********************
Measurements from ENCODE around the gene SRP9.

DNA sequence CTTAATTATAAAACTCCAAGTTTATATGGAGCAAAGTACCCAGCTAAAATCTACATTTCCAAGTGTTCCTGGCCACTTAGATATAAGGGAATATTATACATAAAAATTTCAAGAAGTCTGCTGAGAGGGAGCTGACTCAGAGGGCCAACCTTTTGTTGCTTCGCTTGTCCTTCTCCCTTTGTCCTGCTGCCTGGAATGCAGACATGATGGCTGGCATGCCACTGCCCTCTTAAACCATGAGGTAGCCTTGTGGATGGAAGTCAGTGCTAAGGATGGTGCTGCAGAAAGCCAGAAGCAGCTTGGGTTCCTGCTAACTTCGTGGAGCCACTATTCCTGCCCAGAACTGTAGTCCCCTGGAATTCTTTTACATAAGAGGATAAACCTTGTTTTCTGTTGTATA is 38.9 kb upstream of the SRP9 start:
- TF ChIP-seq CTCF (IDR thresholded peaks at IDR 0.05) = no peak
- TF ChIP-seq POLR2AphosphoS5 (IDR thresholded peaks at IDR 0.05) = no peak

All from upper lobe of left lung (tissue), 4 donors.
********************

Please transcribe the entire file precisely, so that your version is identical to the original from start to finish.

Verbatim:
Measurements from ENCODE around the gene SRP9.

DNA sequence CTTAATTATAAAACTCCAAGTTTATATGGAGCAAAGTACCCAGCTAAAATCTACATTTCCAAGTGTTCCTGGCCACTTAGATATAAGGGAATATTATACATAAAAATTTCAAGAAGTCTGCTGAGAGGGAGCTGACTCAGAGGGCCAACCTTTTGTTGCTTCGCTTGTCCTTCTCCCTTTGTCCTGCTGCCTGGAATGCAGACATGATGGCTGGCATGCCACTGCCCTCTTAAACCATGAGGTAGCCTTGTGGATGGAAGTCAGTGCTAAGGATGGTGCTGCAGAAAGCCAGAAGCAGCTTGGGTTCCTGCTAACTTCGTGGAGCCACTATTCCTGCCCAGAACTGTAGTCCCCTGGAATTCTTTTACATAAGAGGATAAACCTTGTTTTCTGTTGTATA is 38.9 kb upstream of the SRP9 start:
- TF ChIP-seq CTCF (IDR thresholded peaks at IDR 0.05) = no peak
- TF ChIP-seq POLR2AphosphoS5 (IDR thresholded peaks at IDR 0.05) = no peak

All from upper lobe of left lung (tissue), 4 donors.